Your submission was sent successfully! Close

Data Plane Development Kit

The DPDK is a set of libraries and drivers for fast packet processing and runs mostly in Linux userland. It is a set of libraries that provide the so called “Environment Abstraction Layer” (EAL). The EAL hides the details of the environment and provides a standard programming interface. Common use cases are around special solutions for instance network function virtualization and advanced high-throughput network switching. The DPDK uses a run-to-completion model for fast data plane performance and accesses devices via polling to eliminate the latency of interrupt processing at the tradeoff of higher cpu consumption. It was designed to run on any processors. The first supported CPU was Intel x86 and it is now extended to IBM PPC64 and ARM64.

Ubuntu further provides some infrastructure to ease DPDKs usability.


This package is currently compiled for the lowest possible CPU requirements allowed by upstream. Starting with DPDK 17.08 that means it requires at least SSE4_2 and anything else activated by -march=corei7 (in gcc) to be supported by the CPU.

The list of upstream DPDK supported network cards can be found at supported NICs. But a lot of those are disabled by default in the upstream Project as they are not yet in a stable state. The subset of network cards that DPDK has enabled in the package as available in Ubuntu 16.04 is:

DPDK has “userspace” drivers for the cards called PMDs.
The packages for these follow the pattern of librte-pmd-<type>-<version>. Therefore the example for an intel e1000 in 18.11 would be librte-pmd-e1000-18.11.

The more commonly used, tested and fully supported drivers are installed as dependencies of dpdk. But there are way more in universe that follow the same naming pattern.

Unassigning the default Kernel drivers

Cards have to be unassigned from their kernel driver and instead be assigned to uio_pci_generic of vfio-pci. uio_pci_generic is older and usually getting to work more easily, but also has less features and isolation.

The newer vfio-pci requires that you activate the following kernel parameters to enable iommu.

iommu=pt intel_iommu=on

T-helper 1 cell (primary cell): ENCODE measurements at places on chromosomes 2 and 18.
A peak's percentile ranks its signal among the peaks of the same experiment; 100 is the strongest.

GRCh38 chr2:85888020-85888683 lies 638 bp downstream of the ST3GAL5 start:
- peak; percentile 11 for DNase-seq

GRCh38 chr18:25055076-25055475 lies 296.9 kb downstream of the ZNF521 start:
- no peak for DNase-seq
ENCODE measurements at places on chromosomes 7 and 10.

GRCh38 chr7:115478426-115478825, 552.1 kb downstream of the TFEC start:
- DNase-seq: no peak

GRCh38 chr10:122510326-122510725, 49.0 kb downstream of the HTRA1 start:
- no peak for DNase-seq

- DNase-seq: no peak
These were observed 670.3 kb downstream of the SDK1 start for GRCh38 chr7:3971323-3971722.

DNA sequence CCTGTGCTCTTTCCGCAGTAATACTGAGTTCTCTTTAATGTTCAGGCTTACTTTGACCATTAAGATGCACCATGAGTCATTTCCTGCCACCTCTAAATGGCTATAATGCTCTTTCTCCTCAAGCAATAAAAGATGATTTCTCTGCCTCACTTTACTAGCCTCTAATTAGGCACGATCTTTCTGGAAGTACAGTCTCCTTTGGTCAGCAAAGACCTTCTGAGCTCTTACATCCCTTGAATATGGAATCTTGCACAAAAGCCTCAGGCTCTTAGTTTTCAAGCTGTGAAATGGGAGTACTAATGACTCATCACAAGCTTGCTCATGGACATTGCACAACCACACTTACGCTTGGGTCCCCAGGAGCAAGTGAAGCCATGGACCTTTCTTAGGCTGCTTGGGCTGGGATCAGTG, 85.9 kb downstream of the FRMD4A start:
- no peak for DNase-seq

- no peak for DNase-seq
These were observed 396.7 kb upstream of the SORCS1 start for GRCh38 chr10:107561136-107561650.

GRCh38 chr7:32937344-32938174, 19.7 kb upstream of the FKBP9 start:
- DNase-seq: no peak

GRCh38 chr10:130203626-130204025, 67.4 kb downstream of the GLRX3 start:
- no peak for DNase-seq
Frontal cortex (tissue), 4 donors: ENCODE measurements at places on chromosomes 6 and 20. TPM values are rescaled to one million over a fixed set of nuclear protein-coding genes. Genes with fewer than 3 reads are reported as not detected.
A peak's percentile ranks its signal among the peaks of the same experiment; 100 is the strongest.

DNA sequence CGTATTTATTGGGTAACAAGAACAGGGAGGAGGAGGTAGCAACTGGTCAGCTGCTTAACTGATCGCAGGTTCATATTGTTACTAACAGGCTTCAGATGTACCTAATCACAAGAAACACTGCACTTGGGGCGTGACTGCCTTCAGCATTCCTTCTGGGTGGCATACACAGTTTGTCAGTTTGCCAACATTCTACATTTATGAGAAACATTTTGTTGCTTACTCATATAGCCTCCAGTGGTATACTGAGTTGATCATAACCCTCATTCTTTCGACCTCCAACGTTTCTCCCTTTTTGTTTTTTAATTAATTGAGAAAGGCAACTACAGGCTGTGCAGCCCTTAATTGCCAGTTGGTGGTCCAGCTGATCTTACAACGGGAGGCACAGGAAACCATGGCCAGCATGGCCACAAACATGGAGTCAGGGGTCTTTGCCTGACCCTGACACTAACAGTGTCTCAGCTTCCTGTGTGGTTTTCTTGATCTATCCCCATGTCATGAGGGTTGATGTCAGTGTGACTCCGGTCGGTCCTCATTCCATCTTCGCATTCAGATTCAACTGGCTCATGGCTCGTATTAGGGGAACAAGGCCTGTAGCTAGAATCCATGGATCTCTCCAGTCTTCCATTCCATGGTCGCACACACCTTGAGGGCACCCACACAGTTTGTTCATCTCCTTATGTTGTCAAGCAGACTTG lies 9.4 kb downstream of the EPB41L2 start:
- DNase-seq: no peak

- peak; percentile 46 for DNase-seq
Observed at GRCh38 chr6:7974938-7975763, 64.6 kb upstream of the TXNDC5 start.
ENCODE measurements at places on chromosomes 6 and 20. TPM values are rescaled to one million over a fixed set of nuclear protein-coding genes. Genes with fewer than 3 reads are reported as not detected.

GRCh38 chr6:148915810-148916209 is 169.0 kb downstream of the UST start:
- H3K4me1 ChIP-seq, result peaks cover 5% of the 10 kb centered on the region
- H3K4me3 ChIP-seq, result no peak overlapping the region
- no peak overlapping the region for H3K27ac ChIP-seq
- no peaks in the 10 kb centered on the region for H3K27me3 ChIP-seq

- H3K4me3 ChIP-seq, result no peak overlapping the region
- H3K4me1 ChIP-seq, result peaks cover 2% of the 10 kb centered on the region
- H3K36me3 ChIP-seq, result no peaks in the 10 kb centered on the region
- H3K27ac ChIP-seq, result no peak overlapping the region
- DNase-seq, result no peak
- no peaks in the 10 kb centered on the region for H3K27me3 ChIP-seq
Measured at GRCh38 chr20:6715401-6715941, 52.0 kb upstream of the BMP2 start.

Or on AMD


On top for vfio-pci you then have to configure and assign the iommu groups accordingly. That is mostly done in Firmware and by HW layout, you can check the group assignment the kernel probed in /sys/kernel/iommu_groups/.

Note: virtio is special, dpdk can directly work on those devices without vfio_pci/uio_pci_generic. But to avoid issues by kernel and DPDK managing the device you still have to unassign the kernel driver.

Manual configuration and status checks can be done via sysfs or with the tool dpdk_nic_bind --help

Usage: [options] DEVICE1 DEVICE2 ....

where DEVICE1, DEVICE2 etc, are specified via PCI "domain:bus:slot.func" syntax
or "bus:slot.func" syntax. For devices bound to Linux kernel drivers, they may
also be referred to by Linux interface name e.g. eth0, eth1, em0, em1, etc.

--help, --usage:
    Display usage information and quit

-s, --status:
    Print the current status of all known network, crypto, event
    and mempool devices.
    For each device, it displays the PCI domain, bus, slot and function,
    along with a text description of the device. Depending upon whether the
    device is being used by a kernel driver, the igb_uio driver, or no
    driver, other relevant information will be displayed:
    * the Linux interface name e.g. if=eth0
    * the driver being used e.g. drv=igb_uio
    * any suitable drivers not currently using that device
        e.g. unused=igb_uio
    NOTE: if this flag is passed along with a bind/unbind option, the
    status display will always occur after the other operations have taken

    Print the status of given device group. Supported device groups are:
    "net", "crypto", "event", "mempool" and "compress"

-b driver, --bind=driver:
    Select the driver to use or "none" to unbind the device

-u, --unbind:
    Unbind a device (Equivalent to "-b none")

    By default, network devices which are used by Linux - as indicated by
    having routes in the routing table - cannot be modified. Using the
    --force flag overrides this behavior, allowing active links to be
    forcibly unbound.
    WARNING: This can lead to loss of network connection and should be used
    with caution.


To display current device status: --status

To display current network device status: --status-dev net

To bind eth1 from the current driver and move to use igb_uio --bind=igb_uio eth1

To unbind 0000:01:00.0 from using any driver -u 0000:01:00.0

To bind 0000:02:00.0 and 0000:02:00.1 to the ixgbe kernel driver -b ixgbe 02:00.0 02:00.1

DPDK Device configuration

The package dpdk provides init scripts that ease configuration of device assignment and huge pages. It also makes them persistent across reboots.

The following is an example of the file /etc/dpdk/interfaces configuring two ports of a network card. One with uio_pci_generic and the other one with vfio-pci.